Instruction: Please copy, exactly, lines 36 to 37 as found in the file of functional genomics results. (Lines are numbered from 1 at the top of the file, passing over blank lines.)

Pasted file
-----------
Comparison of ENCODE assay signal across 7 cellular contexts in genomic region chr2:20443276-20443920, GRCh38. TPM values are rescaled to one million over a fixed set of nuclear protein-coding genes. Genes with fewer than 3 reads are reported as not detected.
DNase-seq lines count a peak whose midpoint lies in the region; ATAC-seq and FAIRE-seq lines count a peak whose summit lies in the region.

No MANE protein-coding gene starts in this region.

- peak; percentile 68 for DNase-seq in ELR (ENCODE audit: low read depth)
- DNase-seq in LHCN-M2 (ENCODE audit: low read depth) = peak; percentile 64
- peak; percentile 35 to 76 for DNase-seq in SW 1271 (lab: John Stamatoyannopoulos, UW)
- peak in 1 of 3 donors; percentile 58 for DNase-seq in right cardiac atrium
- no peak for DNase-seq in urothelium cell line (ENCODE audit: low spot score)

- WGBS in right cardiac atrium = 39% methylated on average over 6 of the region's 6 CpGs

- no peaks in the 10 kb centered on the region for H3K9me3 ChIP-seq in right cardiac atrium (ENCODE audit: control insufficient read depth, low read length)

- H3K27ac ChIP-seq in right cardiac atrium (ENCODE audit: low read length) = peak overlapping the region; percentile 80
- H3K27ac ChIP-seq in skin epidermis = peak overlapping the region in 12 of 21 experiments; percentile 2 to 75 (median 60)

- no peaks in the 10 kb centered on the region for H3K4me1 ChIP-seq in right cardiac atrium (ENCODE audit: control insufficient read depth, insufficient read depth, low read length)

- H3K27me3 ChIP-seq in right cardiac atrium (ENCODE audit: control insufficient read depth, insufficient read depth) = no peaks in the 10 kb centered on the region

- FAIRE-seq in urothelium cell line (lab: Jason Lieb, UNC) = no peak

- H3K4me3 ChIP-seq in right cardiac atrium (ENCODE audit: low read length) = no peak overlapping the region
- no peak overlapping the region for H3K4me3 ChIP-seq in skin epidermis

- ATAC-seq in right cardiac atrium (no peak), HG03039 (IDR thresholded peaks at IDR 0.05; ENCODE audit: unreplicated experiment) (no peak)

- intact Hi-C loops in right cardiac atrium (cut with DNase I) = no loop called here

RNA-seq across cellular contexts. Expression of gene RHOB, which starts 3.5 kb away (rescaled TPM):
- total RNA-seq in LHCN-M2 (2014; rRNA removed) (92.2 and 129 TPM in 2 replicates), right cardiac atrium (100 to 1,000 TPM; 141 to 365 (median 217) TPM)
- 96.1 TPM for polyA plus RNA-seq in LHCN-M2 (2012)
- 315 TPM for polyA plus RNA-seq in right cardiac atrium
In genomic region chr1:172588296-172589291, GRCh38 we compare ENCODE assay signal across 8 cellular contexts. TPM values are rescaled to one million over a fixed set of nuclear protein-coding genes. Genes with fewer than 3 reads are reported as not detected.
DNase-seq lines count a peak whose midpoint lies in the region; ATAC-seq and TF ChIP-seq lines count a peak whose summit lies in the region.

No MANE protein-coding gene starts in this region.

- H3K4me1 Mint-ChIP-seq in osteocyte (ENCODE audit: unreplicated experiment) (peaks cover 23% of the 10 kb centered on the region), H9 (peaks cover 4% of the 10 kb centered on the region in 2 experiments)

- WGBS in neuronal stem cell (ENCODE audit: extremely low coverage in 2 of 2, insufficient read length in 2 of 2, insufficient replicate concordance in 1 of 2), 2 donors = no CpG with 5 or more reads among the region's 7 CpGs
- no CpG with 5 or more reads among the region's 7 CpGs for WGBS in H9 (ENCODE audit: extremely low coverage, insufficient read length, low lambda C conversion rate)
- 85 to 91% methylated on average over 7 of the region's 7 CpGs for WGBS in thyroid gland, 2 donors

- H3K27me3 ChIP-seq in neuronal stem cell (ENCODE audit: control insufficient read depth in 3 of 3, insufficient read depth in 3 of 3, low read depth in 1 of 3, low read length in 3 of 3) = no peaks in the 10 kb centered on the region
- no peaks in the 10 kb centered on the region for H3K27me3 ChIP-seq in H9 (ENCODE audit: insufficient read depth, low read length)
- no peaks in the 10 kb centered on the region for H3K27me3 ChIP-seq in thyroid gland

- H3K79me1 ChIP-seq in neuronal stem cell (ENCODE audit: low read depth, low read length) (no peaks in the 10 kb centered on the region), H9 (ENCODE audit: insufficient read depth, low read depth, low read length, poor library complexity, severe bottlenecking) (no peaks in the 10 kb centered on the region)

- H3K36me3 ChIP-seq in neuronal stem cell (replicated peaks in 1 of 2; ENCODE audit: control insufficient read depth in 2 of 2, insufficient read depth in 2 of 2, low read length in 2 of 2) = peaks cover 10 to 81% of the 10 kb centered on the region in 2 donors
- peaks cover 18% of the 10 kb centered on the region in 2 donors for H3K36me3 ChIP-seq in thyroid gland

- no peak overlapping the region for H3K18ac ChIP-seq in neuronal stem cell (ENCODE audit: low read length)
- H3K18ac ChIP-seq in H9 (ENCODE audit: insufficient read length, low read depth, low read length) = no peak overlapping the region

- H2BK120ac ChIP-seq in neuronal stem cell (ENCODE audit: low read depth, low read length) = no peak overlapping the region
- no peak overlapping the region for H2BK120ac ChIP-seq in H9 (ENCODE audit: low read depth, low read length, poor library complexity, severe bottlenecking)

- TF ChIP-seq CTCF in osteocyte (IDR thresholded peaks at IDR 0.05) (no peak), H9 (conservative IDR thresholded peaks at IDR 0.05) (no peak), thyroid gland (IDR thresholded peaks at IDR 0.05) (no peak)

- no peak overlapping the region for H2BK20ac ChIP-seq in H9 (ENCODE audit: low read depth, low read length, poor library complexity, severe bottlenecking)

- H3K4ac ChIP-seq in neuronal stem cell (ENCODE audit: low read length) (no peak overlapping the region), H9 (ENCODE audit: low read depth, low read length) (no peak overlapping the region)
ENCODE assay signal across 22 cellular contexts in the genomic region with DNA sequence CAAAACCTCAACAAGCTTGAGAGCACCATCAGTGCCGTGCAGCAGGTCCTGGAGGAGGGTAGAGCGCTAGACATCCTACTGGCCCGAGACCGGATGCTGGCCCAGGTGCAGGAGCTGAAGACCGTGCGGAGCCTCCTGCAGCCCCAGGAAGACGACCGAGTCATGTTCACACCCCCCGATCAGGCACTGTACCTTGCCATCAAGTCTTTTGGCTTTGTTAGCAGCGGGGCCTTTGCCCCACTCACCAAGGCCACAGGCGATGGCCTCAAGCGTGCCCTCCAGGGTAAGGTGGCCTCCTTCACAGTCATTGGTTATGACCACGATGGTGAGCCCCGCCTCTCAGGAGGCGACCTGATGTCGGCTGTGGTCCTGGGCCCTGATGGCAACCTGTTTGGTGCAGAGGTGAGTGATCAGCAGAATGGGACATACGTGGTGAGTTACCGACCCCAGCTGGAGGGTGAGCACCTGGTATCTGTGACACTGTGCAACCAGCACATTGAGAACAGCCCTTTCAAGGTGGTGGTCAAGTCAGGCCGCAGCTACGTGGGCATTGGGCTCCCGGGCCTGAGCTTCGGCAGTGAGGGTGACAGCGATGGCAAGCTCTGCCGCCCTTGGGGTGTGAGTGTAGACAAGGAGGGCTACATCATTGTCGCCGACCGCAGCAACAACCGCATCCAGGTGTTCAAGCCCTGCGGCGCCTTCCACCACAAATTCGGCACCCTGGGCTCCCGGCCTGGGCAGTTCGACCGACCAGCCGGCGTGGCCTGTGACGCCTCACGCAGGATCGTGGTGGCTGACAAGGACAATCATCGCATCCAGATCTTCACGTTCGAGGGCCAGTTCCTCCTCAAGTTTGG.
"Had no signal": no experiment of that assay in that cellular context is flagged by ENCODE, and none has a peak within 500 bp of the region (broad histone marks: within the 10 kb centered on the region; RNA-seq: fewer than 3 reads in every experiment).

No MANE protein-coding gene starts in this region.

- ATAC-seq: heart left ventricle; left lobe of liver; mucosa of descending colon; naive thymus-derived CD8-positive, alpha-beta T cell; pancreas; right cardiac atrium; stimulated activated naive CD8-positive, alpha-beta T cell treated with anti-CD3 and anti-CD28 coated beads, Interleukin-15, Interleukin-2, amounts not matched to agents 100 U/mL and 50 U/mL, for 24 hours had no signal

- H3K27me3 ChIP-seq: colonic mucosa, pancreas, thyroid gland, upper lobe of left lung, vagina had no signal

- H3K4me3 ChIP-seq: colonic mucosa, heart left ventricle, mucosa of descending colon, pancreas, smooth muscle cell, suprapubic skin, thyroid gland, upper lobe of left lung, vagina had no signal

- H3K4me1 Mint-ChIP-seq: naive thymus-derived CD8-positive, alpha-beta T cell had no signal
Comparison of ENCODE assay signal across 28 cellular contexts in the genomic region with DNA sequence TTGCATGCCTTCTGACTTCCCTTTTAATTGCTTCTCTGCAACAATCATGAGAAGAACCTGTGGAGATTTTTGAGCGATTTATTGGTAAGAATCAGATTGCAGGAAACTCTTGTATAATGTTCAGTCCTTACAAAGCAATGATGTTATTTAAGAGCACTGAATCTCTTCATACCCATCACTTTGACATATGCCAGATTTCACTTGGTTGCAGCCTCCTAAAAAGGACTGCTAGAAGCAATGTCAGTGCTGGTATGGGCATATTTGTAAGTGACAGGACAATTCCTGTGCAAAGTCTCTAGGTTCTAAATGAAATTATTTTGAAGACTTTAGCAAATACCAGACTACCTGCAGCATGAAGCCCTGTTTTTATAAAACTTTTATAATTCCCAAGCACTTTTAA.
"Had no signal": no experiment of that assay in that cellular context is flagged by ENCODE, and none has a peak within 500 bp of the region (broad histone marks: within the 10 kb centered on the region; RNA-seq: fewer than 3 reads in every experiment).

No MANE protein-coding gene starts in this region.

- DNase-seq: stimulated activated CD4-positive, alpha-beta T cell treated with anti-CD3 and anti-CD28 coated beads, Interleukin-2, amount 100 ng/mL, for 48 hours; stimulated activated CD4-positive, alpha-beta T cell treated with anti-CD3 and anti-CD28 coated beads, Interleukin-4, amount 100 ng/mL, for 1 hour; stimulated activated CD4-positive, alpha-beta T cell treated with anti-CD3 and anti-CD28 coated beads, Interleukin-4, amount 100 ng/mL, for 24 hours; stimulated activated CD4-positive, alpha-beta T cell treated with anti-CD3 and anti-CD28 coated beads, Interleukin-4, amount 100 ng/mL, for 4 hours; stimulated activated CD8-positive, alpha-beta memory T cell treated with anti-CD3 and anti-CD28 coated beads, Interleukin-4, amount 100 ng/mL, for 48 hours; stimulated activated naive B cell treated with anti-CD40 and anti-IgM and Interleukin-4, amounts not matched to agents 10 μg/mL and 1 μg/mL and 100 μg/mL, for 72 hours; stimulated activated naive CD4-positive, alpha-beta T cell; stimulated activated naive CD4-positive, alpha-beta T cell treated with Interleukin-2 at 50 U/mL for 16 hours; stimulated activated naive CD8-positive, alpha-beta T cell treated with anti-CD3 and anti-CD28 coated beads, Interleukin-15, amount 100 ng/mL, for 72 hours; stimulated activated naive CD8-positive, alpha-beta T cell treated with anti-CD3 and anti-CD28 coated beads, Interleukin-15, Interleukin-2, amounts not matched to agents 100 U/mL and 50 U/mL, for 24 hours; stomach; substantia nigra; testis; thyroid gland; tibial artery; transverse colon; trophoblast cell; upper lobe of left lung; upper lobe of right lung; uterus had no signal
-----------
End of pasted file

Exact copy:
- peaks cover 18% of the 10 kb centered on the region in 2 donors for H3K36me3 ChIP-seq in thyroid gland

- no peak overlapping the region for H3K18ac ChIP-seq in neuronal stem cell (ENCODE audit: low read length)